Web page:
G is for Glucose

I have a sweet tooth….a mouth full of them in fact! I eat pretty healthy….protein, complex carbs, lots of vegetables…but it’s the dessert. I can’t say no. Especially when it is cake. I’m not kidding when I call myself a cake addict in my tagline. Cake is my reward for completing a goal and it is my comfort when I am not feeling well (physically or mentally). Everyone teases me. My Dad even threatens to stick a bumper sticker on my car, “I brake for cake!”.

I love cake

There have been a lot of articles recently about the food-mood connection, how blood sugar and brain chemistry are related. To my dismay, sugar is bad for you. I’m not talking about all sugar. Your body does, after all, need some sugar (glucose, specifically) to function properly. Think back to high school biology, cell respiration…remember that? It all starts with glucose. Like any good thing however, too much is bad. Dessert has a lot of sugar and your body breaks it down into glucose quickly. Sugar rush!! It’s not just dessert though. Everyday foods like rice, bread, soda or fruit juice can put you over the top too.

People with low levels of serotonin (like those with depression) crave sugar. Too much sugar exacerbates mental health problems. Yes, another another endless cycle that those with mental illness have to fight. It’s not fair is it? At least now I know why I’ve always been a sugar addict.

Carbohydrate cravings have been linked to lower serotonin levels. Ingesting sugar releases insulin from the pancreas. Insulin alters the ratios of amino acids in the body causing there to be more tryptophan available and less of other amino acids. This means there is less competition for tryptophan to cross the blood-brain-barrier. In the brain, tryptophan can be converted into serotonin, the feel-good neurotransmitter that is often low in those with depression. This explains why I reach for cake as soon as I start feeling down. The relief is only temporary though. Eventually things return to normal and less tryptophan is available to be converted to serotonin. This, of course, starts the whole sugar craving all over again. Keep in mind, this is just a fragment of a hugely complex picture.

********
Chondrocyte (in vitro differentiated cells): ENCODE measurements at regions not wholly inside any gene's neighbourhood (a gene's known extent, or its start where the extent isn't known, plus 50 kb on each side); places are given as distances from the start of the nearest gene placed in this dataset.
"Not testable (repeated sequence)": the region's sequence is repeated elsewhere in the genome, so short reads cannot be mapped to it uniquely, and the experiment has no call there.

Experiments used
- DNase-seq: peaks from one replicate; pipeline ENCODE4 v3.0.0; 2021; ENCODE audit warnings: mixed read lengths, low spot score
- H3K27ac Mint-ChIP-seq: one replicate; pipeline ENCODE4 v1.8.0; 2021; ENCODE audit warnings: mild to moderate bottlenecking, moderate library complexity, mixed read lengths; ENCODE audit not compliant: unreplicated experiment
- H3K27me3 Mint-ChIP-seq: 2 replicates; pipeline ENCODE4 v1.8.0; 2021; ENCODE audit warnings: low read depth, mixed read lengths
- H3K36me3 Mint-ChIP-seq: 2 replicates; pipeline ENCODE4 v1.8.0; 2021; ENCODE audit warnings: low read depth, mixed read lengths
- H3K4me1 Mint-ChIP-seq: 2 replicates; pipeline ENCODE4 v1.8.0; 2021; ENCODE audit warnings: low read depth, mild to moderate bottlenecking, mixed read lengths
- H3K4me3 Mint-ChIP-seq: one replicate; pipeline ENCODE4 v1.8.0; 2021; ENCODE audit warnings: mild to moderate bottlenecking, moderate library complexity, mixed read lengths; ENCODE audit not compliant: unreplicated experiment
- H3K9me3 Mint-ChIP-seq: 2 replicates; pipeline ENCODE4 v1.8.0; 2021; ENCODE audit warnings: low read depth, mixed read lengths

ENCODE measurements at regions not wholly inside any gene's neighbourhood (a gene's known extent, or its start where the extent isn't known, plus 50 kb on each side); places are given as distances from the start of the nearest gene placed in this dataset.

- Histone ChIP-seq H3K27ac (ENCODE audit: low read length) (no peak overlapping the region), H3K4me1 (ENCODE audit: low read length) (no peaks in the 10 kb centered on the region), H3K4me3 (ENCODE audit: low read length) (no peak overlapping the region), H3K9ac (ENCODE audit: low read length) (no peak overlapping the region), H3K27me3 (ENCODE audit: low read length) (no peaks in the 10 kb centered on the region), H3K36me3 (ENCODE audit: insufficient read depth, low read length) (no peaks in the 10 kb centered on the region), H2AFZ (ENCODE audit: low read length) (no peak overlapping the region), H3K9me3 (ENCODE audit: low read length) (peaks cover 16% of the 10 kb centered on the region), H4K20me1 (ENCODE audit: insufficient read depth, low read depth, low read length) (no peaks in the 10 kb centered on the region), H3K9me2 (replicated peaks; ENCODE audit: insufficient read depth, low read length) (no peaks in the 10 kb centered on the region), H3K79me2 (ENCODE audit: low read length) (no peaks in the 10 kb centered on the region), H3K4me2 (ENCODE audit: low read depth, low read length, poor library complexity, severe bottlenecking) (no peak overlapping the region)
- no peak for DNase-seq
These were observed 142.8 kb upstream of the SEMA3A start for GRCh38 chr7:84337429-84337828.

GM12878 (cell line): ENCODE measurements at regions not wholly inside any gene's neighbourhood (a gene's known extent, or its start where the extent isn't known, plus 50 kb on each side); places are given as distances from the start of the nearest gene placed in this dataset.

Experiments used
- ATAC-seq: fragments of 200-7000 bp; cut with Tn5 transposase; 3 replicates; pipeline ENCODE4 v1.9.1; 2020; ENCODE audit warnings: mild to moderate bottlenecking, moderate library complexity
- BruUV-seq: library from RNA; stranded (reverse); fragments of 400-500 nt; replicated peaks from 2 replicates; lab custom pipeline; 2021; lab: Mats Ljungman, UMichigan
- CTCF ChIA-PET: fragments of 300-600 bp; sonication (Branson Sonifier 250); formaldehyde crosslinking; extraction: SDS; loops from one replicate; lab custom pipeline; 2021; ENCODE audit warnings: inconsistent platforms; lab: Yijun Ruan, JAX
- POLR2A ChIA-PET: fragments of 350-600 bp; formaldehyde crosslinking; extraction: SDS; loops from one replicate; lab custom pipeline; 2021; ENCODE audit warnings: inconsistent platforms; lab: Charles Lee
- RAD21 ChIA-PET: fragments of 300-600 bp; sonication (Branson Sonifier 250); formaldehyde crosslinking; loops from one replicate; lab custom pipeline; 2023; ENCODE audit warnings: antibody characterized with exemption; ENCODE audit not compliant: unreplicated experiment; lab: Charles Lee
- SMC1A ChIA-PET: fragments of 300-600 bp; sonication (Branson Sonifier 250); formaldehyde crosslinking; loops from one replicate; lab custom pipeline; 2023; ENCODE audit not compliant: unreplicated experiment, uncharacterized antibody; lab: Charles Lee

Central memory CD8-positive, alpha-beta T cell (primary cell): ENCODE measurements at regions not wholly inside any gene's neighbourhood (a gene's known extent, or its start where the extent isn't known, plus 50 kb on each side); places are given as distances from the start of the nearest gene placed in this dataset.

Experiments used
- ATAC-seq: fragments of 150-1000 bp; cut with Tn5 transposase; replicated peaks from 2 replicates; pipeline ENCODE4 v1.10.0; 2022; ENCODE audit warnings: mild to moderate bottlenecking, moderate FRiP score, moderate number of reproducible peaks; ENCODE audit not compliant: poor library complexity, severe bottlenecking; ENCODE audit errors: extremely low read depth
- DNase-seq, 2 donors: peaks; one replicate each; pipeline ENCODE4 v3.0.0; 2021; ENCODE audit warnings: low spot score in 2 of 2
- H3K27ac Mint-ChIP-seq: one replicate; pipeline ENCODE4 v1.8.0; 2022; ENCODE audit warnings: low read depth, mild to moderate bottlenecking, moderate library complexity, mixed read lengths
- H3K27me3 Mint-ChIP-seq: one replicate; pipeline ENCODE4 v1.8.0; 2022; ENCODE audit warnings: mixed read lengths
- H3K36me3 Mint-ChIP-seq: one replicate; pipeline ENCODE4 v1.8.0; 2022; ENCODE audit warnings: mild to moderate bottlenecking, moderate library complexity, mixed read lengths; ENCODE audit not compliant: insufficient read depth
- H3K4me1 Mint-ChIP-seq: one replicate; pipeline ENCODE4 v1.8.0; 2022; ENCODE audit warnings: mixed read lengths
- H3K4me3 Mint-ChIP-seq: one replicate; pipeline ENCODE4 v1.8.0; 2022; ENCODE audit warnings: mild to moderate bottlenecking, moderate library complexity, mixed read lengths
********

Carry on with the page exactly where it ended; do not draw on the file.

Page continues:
Sugar has the potential to be addicting too. The more you eat it, the more you crave it. Sugar floods the brain with another feel-good neurotransmitter, dopamine. Studies have show that sugar activates the same areas of the brain as cocaine and we all know how addictive cocaine is known to be.

There are 3 potential mechanisms through which too much sugar can be a burden on mental health.

  • Insulin and leptin resistance. Insulin resistance can impair signaling between brain cells. You know that foggy feeling you get when you are feeling low. You can’t really concentrate and you’re having trouble remembering things….insulin resistance contributes to that. Leptin is released to tell the brain you are full, building up a resistance can lead to constant overeating which leads to weight gain. And that always makes us feel great about ourselves right?
  • Chronic inflammation. Sugar overload triggers a set of reactions that lead to a low level of chronic inflammation. This doesn’t cause problems right away, but in the long term, chronic inflammation contributes to things like heart disease, Alzheimer’s and Macular Degeneration. Inflammation in the brain is also thought to exacerbate depression.
  • Less Brain-Derived Neurotrophic Factor (BDNF). BDNF is necessary for healthy neurons. Sugar suppresses the production of BDNF. Studies comparing those with depression to those without have found that generally, people with depression have significantly lower levels of BDNF. Meaning, sugar just lowers it even more. Ugh!

So I guess sugar is my best friend and my worst enemy.

Sources:
Neurology
Diabetes Care
Food for the Brain

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